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Smoking in the Movies: One of the tobacco industrys most successful youth marketing strategies and what people are doing to fight back Trevor Haché, Non-Smokers.

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Presentation on theme: "Smoking in the Movies: One of the tobacco industrys most successful youth marketing strategies and what people are doing to fight back Trevor Haché, Non-Smokers."— Presentation transcript:

1 Smoking in the Movies: One of the tobacco industrys most successful youth marketing strategies and what people are doing to fight back Trevor Haché, Non-Smokers Rights Association September 2010

2 Overview Brief history of smoking in film Product placement 1990s & early 2000s The situation today From evidence to action Ontario action Quebec action Sean Penn at the 2006 Toronto International Film Festival (TIFF)

3 Brief history of smoking in film

4 In 1927, tobacco industry began paying actors who smoked Arrangements were covert and denied In 1929 into the 1930s, tobacco companies misled the Federal Trade Commission re paid endorsements Joan Crawford in 1932 film Grand Hotel

5 Brief history of smoking in film Payments to actors who smoked on screen was part of a deliberate campaign by companies to popularize cigarettes among women Bette Davis in the 1939 film Dark Victory

6 Brief history of smoking in film Cigarettes were glamourized on- screen as early as 1942 in film Now, Voyager Bette Davis and Paul Henreid had promotional contracts with tobacco companies during their careers

7 Brief history of smoking in film Three-quarters of top box office stars in the late 1930s and 40s had tobacco contracts with one or more companies at some time during their careers Bette Davis and Paul Henreid Now, Voyager

8 Brief history of smoking in film Rebel Without a Cause, starring James Dean, 1955

9 Brief history of smoking in film Its the movies that have really been running things in America ever since they were invented. They show you what to do, how to do it, when to do it, how to feel about it, and how to look how you feel about it. Andy Warhol (1928-1987)

10 Brief history of smoking in film Tobacco companies saw dollar signs Off-screen association between smokes and stars became prevalent Actress Ellen Drew, star of Paramounts Reaching for the Sun, in ad from Better Homes & Gardens magazine in 1942

11 Brief history of smoking in film Chesterfield advertisement in Life magazine from 1948, featuring actor and future president Ronald Reagan star of Warner Bros. production The Voice of the Turtle

12 Brief history of smoking in film Over time cigarettes became a versatile form of shorthand for movie makers, underscoring the venality of outlaws… Cruella De Vil in 101 Dalmations

13 Brief history of smoking in film … as often as it highlighted the masculinity of heroes. Movies echoed and reinforced the themes in tobacco advertising, both the rebel loner and the popular in-crowd type Sean Connery in the 1962 James Bond film Dr. No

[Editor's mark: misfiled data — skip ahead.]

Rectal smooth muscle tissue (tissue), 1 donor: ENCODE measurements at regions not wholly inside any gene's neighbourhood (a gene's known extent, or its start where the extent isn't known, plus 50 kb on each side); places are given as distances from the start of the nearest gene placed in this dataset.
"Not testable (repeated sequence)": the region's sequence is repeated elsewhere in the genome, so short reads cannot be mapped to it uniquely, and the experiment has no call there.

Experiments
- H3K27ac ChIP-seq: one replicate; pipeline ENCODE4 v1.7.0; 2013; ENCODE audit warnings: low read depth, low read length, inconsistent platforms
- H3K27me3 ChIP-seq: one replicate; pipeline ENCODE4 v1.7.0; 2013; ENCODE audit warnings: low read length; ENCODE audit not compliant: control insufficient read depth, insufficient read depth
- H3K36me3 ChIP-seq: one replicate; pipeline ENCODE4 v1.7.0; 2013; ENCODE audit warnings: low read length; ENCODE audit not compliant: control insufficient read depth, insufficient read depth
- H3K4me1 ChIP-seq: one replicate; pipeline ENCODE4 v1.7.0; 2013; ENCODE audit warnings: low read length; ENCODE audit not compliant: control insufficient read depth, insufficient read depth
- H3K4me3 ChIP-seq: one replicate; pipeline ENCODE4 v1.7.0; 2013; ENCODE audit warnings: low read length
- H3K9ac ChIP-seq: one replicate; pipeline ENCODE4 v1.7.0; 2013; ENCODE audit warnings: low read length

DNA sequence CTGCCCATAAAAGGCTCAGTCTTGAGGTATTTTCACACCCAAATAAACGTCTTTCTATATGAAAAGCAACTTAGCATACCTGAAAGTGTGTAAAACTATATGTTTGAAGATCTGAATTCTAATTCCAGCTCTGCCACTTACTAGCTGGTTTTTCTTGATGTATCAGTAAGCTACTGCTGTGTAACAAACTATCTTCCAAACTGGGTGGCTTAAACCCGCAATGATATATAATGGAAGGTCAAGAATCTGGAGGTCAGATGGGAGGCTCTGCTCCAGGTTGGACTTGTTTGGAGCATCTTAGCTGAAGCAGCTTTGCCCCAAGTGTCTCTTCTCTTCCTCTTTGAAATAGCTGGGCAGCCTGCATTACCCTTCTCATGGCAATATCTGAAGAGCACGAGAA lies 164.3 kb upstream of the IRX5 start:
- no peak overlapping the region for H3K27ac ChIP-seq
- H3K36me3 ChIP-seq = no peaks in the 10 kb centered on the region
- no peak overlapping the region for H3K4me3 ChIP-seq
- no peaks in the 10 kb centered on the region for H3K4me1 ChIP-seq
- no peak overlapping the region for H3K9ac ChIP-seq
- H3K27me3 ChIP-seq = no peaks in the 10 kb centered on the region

14 Product placement Brown and Williamson paid US $500,000 to Sylvester Stallone to smoke its cigarettes in five films

15 Product placement Left: Olivia Newton- John in Grease Above: Betty Boop in Who Framed Roger Rabbit? with Camel cigarettes Right: The Muppet Movie

16 Product placement Superman II (1980)

17 Product placement 1988 – Philip Morris pays $350,000 for use of Lark brand cigarettes in Licence to Kill 1989 – Philip Morris marketing study notes most strong, positive images for cigarettes and smoking are created and perpetuated by cinema and television (Mekemson, Glantz 2002)

18 1990s & early 2000s 1990 – cigarette companies modify voluntary code to prohibit paid product placement 1991 – "After falling through the 1970s, 1980s, and 1990s, the frequency of smoking in the movies begins a rapid increase (Mekemson, Glantz 2002) 1998 – Master Settlement Agreement (MSA) prohibits participating cigarette makers from product placement activities

19 1990s & early 2000s 2000 – Average amount of smoking in movies exceeded levels observed in 1960s 2001 – Studies of films from 1990s find continuing brand use depiction in movies with about 80% of the exposures being Philip Morris products, primarily Marlboro. Identifiable brand use by high profile stars is higher than before tobacco industrys voluntary restrictions on product placement (Mekemson, Glantz 2002)

20 The situation today

21 Following 1998 MSA prohibition, smoking in movies increased About 25% of contemporary movie characters depict smoking in major films (twice as often as in 1970s and 1980s) False image: smokers on-screen tend to be of a higher socio-economic class than the reality found in smoking population

22 The situation today Research examining prevalence has accumulated, U.S. National Cancer Institute reviewed it in 2008 and concluded: "The depiction of cigarette smoking is pervasive in movies, occurring in three-quarters or more of contemporary box-office hits."

23 The situation today However prevalent smoking is in films, movies rarely portray accurately the long-term health consequences of an addiction to cigarettes. Gene Hackman as William B. Tensy in 2001 film Heartbreakers, rated AA in Canada and PG13 in U.S.